Seoul - Amid increasing volatility in the stock market stemming from growing geopolitical tension around Syria, analysts cite airlines as the biggest victim of the rising oil prices while oil refiners, shipbuilders and stocks focusing on the domestic market will fare relatively well. Global oil prices have been rising steeply over the past few weeks due to risks stemming from Syria.
Though the country’s oil production is less than 20,000 barrels a day, which is too small to affect the market, its major oil producing neighbours such as Saudi Arabia, Iraq and Iran make up over 60 percent of the oil production by the Organization of Petroleum Exporting Countries (OPEC). And tension is increasing as Iran and Russia are supporting the current regime while Saudi Arabia and allies of the United States are against it: “Global oil prices have already been in the $60 band due to the continuing consensus among OPEC members to decrease production, led by Saudi Arabia and Libya. The increasing geopolitical risks will further pull up prices,” said Kim So-hyun, a commodity analyst at Daishin Securities.
She added that oil production by OPEC may fall below half of its targeted 1.75 million barrels if the conflict in the Middle East gets as bad as it was when countries led by the United States fought against the Islamic State terrorist group. Lim Jae-kyun, an analyst at KB Securities, said that oil prices will continue rising as Saudi Arabia has a strong motivation to boost oil prices: “Saudi Arabia wants higher oil prices for the successful listing of Aramco on the bourse,” he said, expecting West Texas Intermediate to continue rising to $75 per barrel by the end of this year. A steep hike is worrisome as most businesses have set up plans based on estimation that oil prices will be stable at around $60 per barrel. Typically, airlines are the biggest victim of rising oil prices, according to analysts. Korean Air dipped 6.55%on the Bourse Thursday, though it rebounded by 1.19% the next day. Asiana Airlines also fell 2.75% Thursday, followed by a 0.71% rebound the next day. Low cost carrier Jin Air dipped over 8 percent during the last three trading days. Oil refiners, meanwhile, can benefit from rising prices. As the value of the crude they have stocked rises, their operating profit can also increase. Jung In-ji, an analyst at Yuanta Securities, also cited shipbuilders as beneficiaries: “Generally, shipbuilding shares gain momentum during global oil price hikes on expectation that they will get more orders for offshore plants. Local shipbuilders will get more spotlight amid the hike, following a request for a proposal that Hyundai Merchant Marine sent them last week,” he said. The shipper’s plan to order 20 container ships gave fresh momentum to local shipbuilders that have been going through years of restructuring. Lee Sang-woo, an analyst at Eugene Securities, also expected increasing orders for offshore plants: “The acceleration of offshore energy development is the biggest issue to lead the shipbuilding industry in 2018,” he said. Daewoo Shipbuilding and Marine Engineering closed at 27,600 won Friday, doubling from its closing price of 13,900 won last year. Hyundai Heavy Industries closed at 129,000 won, which compares with 100,500 won last year. Kim Yong-gu, an analyst at Hana Financial Investment, however, pointed out that oil refiners fell 0.4 % during the “Arab Spring” despite a 36% hike of Dubai Crude: “While a gradual rise in oil prices based on demand leads to higher valuation of oil refiners’ assets and businesses, too steep a hike triggered concern that demand for oil products will fall.” He thus expected stocks that are not sensitive to oil prices to get more spotlight on the bourse. “IT and automobiles, stocks based on domestic market or those of Kosdaq and small growth shares may be the haven in case of heightening risks in Syria.”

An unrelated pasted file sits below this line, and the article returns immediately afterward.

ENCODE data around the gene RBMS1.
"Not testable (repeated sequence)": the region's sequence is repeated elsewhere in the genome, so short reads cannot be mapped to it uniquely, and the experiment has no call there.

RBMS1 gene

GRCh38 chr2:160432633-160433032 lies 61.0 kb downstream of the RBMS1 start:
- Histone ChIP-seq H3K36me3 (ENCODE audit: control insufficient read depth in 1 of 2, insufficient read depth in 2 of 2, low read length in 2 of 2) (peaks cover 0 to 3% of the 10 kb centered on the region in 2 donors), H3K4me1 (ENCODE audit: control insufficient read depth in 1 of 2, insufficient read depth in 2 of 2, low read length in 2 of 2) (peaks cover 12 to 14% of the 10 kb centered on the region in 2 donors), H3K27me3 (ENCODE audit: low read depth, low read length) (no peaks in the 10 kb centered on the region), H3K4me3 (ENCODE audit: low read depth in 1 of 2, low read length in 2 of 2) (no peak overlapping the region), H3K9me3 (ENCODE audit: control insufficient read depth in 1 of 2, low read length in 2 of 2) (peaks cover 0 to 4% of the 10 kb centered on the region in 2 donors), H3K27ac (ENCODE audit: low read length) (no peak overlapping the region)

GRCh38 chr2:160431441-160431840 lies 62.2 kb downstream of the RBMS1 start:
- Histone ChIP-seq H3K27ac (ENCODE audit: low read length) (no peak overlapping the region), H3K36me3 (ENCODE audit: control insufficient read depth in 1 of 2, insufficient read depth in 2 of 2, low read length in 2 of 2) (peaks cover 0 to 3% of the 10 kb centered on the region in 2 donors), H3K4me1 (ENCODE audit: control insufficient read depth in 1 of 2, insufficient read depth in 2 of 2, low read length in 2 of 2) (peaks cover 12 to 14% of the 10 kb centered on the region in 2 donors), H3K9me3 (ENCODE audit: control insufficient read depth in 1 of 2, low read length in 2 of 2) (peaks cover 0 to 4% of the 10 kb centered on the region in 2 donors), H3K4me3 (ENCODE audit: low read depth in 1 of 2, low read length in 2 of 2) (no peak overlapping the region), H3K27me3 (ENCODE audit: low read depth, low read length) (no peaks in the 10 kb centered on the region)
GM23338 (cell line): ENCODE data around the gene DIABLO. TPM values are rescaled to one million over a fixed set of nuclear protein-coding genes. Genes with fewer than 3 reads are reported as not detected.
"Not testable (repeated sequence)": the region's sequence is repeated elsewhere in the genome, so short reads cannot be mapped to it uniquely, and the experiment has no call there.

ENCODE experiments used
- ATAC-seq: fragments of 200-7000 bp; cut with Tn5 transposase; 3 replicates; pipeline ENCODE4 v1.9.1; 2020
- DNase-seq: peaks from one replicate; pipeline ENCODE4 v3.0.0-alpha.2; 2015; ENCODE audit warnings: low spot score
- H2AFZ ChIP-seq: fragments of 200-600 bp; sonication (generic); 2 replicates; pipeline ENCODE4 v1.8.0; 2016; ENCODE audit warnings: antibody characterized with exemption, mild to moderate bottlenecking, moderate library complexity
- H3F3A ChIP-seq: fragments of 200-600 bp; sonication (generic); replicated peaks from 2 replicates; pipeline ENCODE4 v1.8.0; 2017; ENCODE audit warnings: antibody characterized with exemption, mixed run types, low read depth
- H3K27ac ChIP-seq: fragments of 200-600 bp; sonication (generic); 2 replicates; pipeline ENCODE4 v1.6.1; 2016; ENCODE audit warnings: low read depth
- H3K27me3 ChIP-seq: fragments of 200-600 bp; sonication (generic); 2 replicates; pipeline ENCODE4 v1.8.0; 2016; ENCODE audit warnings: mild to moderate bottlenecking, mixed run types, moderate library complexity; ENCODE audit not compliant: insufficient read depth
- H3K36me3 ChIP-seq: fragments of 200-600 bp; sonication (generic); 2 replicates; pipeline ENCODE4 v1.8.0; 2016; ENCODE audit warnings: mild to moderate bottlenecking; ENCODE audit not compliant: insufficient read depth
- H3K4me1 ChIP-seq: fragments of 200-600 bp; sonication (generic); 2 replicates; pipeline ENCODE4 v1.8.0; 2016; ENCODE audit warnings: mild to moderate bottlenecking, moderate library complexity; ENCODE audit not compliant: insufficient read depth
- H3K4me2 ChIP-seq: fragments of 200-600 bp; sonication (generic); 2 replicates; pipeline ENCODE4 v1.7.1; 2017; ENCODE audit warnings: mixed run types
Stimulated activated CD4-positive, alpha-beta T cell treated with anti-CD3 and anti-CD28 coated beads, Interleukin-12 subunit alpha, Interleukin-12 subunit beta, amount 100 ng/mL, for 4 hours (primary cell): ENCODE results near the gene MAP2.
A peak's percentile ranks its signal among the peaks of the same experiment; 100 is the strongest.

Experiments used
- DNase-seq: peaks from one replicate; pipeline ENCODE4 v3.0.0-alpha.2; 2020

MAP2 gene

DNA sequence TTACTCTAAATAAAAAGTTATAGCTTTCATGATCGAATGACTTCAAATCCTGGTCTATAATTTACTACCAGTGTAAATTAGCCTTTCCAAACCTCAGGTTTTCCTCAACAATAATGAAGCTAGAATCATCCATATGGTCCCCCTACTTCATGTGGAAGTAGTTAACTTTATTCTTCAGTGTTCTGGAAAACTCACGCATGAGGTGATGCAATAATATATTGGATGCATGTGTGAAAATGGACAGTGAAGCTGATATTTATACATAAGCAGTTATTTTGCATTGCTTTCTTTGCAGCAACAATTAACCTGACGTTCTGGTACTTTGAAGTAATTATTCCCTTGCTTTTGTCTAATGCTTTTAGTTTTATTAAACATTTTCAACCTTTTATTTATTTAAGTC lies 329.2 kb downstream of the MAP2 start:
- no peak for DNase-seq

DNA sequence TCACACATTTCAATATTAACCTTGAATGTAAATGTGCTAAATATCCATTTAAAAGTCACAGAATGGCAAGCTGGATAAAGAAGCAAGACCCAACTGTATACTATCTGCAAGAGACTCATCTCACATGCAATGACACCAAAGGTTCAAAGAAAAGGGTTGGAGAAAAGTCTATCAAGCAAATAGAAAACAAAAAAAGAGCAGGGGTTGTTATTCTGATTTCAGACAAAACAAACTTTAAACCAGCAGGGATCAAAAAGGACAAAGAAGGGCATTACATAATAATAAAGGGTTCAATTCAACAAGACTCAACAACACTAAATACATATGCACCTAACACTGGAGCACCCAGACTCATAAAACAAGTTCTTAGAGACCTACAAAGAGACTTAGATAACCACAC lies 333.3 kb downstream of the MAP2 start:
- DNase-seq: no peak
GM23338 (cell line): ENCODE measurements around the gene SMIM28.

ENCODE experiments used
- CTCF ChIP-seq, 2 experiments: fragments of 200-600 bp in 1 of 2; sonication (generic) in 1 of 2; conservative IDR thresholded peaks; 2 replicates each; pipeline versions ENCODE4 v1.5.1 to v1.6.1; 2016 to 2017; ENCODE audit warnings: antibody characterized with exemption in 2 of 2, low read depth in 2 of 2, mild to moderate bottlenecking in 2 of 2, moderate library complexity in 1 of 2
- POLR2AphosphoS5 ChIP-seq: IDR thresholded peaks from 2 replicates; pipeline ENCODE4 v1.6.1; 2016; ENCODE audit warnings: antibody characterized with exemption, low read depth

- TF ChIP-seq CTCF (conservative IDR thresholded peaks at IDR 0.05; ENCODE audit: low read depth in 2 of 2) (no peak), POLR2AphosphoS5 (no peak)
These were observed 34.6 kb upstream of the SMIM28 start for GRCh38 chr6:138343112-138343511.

(Source: the Korea Times)